Should You Lift Weights If You Train MMA?

Mix Martial Arts (MMA) is a complex combat sport where its practitioners rely on agility, technique, and some amount of strength to succeed at the highest level. Lifting weights for martial arts is an often-debated topic in MMA circles. One side will say that lifting weights will make you slow and stiff while the other camp will say that lifting weights will only make you stronger. At MMA Life, we believe that strength training has its place in a well-rounded training regimen. However, we believe that it should not a core component of your training. So let’s discuss if you should lift weights for MMA—and if so, how often you should do it.


Bodyweight and Mobility Workouts

It is not uncommon for strength and conditioning coaches, from different gyms, to disagree on how to build the best athlete. However, they do mutually agree on the significance of using bodyweight exercises and mobility workouts to develop their athletes. The following are alternative exercises to compound lifts that are beneficial to MMA practitioners.


Kettlebell Workouts - Kettlebell workouts are unique mobility exercises that introduce weight resistance. Start with something simple like kettlebell swings and progress to a harder workout, such as Turkish get-ups.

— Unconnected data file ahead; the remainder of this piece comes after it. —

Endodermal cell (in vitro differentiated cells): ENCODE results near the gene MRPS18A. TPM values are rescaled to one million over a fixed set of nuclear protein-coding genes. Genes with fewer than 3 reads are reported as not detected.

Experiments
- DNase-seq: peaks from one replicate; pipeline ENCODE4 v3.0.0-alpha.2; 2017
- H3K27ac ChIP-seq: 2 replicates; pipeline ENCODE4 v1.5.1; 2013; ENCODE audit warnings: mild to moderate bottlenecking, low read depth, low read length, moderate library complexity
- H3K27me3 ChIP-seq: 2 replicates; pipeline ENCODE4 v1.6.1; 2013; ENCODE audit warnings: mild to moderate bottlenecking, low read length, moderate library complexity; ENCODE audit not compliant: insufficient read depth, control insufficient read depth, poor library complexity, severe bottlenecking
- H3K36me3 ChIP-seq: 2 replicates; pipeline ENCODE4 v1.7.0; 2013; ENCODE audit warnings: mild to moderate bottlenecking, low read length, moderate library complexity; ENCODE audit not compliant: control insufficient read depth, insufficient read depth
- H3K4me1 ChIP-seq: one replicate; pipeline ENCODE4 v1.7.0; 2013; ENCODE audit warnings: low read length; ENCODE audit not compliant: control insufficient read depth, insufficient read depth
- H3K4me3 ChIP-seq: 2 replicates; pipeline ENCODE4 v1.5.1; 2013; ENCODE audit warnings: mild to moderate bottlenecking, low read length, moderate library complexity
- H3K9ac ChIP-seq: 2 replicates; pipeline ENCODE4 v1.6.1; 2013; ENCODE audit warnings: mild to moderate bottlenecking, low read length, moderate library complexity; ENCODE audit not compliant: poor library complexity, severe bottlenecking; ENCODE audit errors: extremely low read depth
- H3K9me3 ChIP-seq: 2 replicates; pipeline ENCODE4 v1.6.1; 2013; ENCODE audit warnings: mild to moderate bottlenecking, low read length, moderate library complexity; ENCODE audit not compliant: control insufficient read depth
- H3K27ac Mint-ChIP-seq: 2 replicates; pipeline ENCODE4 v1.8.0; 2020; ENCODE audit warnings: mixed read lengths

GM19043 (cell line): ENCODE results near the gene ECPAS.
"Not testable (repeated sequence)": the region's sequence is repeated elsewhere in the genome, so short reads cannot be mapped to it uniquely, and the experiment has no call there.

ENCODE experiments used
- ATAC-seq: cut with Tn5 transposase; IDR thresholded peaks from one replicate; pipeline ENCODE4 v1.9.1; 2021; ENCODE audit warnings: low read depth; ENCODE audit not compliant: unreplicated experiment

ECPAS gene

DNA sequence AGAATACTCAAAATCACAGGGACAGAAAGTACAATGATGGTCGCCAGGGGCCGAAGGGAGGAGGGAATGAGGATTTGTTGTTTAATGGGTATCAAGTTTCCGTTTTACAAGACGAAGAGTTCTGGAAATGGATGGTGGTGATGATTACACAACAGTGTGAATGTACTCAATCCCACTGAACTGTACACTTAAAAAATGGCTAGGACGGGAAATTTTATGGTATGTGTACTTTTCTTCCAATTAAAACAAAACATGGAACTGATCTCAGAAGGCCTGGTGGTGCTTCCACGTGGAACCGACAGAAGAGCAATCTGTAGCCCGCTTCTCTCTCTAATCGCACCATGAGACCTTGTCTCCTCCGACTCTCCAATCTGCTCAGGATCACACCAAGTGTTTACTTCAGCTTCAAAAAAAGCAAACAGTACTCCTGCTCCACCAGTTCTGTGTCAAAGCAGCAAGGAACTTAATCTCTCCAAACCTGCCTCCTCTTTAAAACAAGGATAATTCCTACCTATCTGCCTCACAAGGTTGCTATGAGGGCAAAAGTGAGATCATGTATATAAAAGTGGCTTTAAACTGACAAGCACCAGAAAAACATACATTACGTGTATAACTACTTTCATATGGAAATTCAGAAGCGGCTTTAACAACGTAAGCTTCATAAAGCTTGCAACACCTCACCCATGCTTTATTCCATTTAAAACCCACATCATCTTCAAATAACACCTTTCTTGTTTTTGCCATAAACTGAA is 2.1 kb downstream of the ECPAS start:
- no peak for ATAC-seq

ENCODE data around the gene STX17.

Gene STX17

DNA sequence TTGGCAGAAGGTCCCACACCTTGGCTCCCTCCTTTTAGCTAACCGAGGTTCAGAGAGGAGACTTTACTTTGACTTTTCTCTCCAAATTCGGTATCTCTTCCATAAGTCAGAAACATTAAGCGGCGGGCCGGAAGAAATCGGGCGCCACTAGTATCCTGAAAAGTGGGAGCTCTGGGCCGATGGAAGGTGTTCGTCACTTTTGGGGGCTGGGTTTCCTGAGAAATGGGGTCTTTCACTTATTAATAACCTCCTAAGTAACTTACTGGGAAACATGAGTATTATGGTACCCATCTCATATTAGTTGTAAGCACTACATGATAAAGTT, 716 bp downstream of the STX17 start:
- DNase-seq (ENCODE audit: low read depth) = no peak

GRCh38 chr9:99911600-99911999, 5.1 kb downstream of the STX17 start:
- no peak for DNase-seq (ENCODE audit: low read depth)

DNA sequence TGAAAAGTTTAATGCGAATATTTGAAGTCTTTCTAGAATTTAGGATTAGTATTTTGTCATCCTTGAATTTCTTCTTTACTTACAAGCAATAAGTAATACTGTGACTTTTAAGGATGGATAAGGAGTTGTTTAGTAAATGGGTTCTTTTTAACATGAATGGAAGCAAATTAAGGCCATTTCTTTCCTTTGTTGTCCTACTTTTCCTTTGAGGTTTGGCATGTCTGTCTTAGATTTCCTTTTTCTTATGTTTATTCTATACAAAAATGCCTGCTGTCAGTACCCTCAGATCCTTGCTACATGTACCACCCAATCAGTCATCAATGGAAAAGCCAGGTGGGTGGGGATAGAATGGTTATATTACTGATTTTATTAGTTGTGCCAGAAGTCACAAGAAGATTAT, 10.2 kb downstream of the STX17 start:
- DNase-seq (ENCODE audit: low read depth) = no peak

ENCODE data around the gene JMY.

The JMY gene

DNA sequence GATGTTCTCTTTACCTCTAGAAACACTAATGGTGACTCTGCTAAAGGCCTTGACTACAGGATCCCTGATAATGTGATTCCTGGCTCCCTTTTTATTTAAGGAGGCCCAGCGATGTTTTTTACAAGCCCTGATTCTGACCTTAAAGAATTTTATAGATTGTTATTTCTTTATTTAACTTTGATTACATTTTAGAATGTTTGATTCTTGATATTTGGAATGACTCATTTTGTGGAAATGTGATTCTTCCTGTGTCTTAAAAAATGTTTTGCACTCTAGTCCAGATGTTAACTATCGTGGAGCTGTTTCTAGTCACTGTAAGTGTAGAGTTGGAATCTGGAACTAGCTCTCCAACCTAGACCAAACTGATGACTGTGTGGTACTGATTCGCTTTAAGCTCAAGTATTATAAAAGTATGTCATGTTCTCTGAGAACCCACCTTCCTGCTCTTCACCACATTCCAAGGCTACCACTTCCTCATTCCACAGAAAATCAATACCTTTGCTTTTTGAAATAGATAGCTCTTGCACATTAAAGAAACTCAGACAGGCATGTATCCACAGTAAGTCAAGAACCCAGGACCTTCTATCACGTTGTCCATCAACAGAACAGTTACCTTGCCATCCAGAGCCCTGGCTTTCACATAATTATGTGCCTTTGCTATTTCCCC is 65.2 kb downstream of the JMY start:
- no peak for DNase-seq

Stamina

If you do not compensate strength training with cardiovascular exercises, then your overall stamina will suffer. It is typical in MMA to see a more physically imposing fighter dominate their opponent with strength and power in the beginning and then considerably slow down over time. If this more muscular fighter is unable to finish their opponent early, then the lactic acid buildup in their body and depleted “gas tank” will put them in a considerable disadvantage.

Overtraining

Adding strength training sessions to the numerous martial arts classes needed for an individual to be competent in MMA makes it easy to overtrain. Exceeding what your body could handle will result in mental and physical fatigue. Arriving to class with a sore and fatigue body from an previous night’s intense lifting session is disadvantageous since you will be sloppier in your movements and have a higher chance of getting injured.

Maximizing the Benefits of Lifting Weights for Martial Arts Training

Overwhelming your body past its threshold limits can have prolonged damaging effects. The following are remedies for mitigating these occurrences and keep you in tip top shape, without sacrificing endurance, flexiblity, and agility.


Avoid Lifting Maximum Reps - To avoid being sore and have fatigue detrimental to your training, focus on lifting moderate weights instead of trying to find your one rep max weight. Additionally, you could increase the number of sets performed instead of completing the exercise to failure. 


Efficiency - Being efficient and coordinated in your techniques means less wasted movements. Therefore, less energy is expended, the movement is faster and you could complete the technique with more precision.

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